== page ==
Don't Blame Regulations

Environmental and safety mandates don't harm U.S. economic growth.

By Dirk Willard, contributing editor

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Unless you've been on a remote tropical island in the South Pacific you've heard that regulations are why jobs are moving out of over-regulated states and even fleeing America. That's bunk, I say. The Massachusetts Institute of Technology a while ago published an article titled "The Economic Impact of Environmental Regulation" by Stephen M. Meyer (available online at http://web.mit.edu/polisci/mpepp/Reports/Econ%20Impact%20Enviro%20Reg.pdf) that shows there's no correlation between jobs and the toughness of environmental regulation. One of the interesting conclusions of the study is "the overall odds are better than 15:1 against the proposition that environmental regulation hurt state economic growth during this period (1982-1989)." Concerning the suggestion that excessive regulation hurts most during a recession, the author had this to say, "The odds that environmentalism is negatively associated with annual growth in gross state product during the recession are about 3 to 1."

Who said compliance is a financial drain?


So, put aside any lingering thoughts that environmental regulations significantly affect economic growth.

What about safety mandates? Complying with safety regulations, though a pain, has in fact led to fewer deaths from cancer and accidents, less friction between communities and chemical plants, and lower insurance premiums. When I worked at Archer Daniels Midland (ADM) I was surprised to find the firm had cut its insurance premiums to a third in 10 years. In Decatur, Ill., where the company is headquartered, ADM had been known as "Another Dead Man." At one time, the firm averaged one death per year! Now, safety training is a point of pride inside the doors of the company.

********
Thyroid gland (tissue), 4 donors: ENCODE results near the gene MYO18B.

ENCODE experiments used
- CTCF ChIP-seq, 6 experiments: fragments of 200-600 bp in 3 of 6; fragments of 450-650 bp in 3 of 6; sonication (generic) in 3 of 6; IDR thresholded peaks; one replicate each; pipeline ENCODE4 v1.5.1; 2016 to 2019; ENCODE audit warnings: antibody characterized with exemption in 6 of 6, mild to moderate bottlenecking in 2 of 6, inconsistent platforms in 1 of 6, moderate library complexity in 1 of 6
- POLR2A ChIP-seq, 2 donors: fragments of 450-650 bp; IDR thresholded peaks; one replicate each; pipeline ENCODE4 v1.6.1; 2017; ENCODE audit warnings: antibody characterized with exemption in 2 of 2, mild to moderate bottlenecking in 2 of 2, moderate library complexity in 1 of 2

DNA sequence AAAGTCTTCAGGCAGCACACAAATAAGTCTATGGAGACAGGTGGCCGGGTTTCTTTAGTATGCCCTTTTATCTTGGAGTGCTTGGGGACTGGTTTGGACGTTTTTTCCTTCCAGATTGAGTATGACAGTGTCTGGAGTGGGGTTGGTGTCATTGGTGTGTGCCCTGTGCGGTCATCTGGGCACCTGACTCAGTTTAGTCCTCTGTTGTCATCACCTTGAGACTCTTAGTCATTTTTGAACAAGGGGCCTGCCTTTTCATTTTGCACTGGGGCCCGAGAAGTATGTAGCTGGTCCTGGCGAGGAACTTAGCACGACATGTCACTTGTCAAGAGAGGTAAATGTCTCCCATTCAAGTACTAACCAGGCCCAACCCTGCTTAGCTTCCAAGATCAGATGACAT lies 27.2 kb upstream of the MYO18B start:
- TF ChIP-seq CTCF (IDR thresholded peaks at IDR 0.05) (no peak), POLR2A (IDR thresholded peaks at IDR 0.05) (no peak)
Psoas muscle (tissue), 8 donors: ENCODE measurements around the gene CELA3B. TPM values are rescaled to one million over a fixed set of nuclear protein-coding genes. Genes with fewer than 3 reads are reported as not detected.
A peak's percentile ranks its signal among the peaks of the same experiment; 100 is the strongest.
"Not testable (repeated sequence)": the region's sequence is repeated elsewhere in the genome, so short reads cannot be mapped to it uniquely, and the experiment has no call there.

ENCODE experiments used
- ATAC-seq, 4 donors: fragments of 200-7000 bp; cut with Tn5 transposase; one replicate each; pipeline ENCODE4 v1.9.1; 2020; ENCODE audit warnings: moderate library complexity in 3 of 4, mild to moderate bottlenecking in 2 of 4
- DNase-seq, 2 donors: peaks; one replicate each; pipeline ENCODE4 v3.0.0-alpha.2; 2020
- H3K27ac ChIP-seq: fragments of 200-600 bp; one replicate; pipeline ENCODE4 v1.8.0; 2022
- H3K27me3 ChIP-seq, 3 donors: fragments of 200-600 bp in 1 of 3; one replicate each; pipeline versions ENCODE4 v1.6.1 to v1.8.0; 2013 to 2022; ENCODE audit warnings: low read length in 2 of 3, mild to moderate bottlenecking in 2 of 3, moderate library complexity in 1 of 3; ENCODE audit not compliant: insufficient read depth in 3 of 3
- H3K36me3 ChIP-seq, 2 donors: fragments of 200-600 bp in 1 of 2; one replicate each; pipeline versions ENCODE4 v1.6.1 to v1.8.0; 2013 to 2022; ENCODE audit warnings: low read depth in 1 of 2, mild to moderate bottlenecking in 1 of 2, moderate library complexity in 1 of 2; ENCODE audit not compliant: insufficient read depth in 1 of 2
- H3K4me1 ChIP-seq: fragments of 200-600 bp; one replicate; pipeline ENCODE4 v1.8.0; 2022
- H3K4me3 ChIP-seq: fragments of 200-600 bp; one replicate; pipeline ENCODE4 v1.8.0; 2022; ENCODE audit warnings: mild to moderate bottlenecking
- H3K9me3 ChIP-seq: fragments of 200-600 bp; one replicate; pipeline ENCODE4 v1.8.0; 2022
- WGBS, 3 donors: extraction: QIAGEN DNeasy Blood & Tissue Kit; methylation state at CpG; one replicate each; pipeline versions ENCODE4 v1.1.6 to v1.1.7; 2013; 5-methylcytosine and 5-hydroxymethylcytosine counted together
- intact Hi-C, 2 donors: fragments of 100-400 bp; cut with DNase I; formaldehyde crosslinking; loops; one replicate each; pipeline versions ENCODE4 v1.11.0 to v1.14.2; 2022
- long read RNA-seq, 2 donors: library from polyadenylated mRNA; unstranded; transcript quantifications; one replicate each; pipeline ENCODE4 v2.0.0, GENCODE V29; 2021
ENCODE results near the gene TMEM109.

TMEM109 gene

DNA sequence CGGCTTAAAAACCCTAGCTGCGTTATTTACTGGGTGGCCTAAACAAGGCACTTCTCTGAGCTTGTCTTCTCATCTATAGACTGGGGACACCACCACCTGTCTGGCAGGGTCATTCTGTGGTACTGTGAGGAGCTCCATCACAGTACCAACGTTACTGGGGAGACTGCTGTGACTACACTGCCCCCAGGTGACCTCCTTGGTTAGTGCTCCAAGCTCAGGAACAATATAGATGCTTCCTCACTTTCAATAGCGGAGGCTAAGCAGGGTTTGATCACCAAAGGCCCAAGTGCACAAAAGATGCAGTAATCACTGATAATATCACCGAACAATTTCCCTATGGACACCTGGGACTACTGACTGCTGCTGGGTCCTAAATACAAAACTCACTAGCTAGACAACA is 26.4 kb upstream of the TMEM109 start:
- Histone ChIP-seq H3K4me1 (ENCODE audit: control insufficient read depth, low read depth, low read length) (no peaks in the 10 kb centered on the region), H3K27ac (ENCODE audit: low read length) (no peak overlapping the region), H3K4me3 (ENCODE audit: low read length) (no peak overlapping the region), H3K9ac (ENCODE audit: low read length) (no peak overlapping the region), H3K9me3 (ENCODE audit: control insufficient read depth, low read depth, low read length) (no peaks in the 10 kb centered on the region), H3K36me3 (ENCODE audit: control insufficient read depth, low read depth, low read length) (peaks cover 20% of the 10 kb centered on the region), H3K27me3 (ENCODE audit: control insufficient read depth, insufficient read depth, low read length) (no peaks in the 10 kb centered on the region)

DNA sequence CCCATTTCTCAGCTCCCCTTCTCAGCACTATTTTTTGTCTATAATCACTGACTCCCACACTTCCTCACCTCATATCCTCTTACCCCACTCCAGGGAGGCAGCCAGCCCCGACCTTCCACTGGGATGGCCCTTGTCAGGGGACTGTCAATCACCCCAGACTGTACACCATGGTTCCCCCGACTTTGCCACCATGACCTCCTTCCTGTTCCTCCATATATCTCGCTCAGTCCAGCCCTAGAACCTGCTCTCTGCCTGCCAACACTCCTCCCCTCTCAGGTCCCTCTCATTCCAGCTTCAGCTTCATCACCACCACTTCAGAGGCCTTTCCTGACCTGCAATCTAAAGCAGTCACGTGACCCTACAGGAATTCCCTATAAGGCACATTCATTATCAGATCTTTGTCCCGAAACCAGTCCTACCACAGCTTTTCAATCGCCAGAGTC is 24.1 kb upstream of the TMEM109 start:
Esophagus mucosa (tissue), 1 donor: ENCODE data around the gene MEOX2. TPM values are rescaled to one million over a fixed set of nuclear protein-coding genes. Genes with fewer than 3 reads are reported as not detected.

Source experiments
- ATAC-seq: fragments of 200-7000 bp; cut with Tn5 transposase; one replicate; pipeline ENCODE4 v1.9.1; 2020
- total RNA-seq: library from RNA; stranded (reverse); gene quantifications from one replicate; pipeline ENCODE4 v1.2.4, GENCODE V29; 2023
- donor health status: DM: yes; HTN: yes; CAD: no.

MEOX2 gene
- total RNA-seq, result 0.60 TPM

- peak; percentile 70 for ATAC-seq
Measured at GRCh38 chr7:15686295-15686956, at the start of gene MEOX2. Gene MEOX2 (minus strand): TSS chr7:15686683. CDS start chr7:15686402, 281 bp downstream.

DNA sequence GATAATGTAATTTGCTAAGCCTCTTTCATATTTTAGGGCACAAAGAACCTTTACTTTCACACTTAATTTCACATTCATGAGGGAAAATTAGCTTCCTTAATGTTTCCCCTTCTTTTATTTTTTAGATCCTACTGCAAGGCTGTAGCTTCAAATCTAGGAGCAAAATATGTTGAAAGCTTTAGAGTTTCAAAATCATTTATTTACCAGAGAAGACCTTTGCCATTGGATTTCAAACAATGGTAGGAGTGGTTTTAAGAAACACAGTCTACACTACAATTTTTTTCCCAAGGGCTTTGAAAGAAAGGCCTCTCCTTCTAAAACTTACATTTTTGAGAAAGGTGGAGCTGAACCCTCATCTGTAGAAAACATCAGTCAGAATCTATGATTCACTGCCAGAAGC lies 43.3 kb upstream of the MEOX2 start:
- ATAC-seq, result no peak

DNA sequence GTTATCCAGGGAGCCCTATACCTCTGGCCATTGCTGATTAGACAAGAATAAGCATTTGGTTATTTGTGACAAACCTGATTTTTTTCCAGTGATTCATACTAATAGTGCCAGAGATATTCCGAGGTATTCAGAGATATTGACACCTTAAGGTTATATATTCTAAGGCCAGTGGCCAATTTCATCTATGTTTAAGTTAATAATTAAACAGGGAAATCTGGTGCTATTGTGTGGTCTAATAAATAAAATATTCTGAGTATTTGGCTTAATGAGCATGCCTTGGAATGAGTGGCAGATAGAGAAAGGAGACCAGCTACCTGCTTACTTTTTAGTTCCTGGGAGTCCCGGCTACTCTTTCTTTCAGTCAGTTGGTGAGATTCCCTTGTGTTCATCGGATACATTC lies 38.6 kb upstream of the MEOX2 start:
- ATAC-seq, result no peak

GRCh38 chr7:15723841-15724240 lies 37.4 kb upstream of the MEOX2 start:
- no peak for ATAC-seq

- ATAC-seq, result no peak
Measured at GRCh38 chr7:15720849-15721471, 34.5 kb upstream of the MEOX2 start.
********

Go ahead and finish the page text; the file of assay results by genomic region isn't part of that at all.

This points up a benefit of compliance with regulations: corporate image. BP has spent over $3 billion so far for the 2010 spill in the Gulf of Mexico. However, this cost is minor compared to what BP will pay in additional scrutiny and loss of credibility.

Consider Johns Manville, once a manufacturer of asbestos insulation. It long fought to hide evidence accumulated since the 1920s about the detrimental health effects of asbestos. The firm declared bankruptcy in 1982 after losing several class-action lawsuits involving asbestosis. Though it survived, the company still is known for its connection with asbestos. This is not a legacy any firm would want in its corporate brochure.

Society benefits substantially when a culture of respect for regulations exists. If regulations are unambiguous, and punishment is swift and certain, engineers waste less time strategizing over meeting regulations and grappling with the desires of production units to avoid them. Once, I was instructed to ignore a missing conservation vent on a tank containing gasoline. The pipeline company didn't want to bother with one and felt no risk in not meeting API 2000. It's a guideline, I was told. So, I had my subordinate, who was writing the engineering report, include a carefully worded paragraph stating we were meeting the client's standards. Hopefully, this takes us off the hook. We advised the client of the standards. We can't enforce compliance. This is a typical dilemma in the consulting world.

Part of the problem with environmental and safety regulations is you need a lawyer to understand them. Either purposely or by blind stupidity, regulators make interpreting their rules difficult. This is especially true outside of the chemical plant or refinery. Engineers working on pipelines waste hundreds of hours a year divining which government agency has control: OSHA, EPA, DOT, the state fire marshal or the Coast Guard. Generally, the strictest rule applies. Getting a handle on exactly what compliance is required takes time better spent ensuring good engineering practice. For instance, at too many sites, safety departments let different units use different standards.

Lastly, I would be remiss in not mentioning the value of environmental regulations about carbon in promoting efficiency. Take General Electric's Evolution series of diesel locomotives (see: www.ge.com/products_services/rail.html). Built in Erie, Pa., these engines are hot sellers throughout the world and turn a tidy profit for GE. They were designed to meet the EPA's 2005 locomotive standards. Those standards were a very smart example of encouraging industry to meet the needs of society. Who said compliance is a financial drain? In my opinion, the EPA only has begun the scratch the surface in how it could promote energy efficiency and reduce emissions.


DIRK WILLARD is a Chemical Processing Contributing Editor. You can e-mail him at
dwillard@putman.net.
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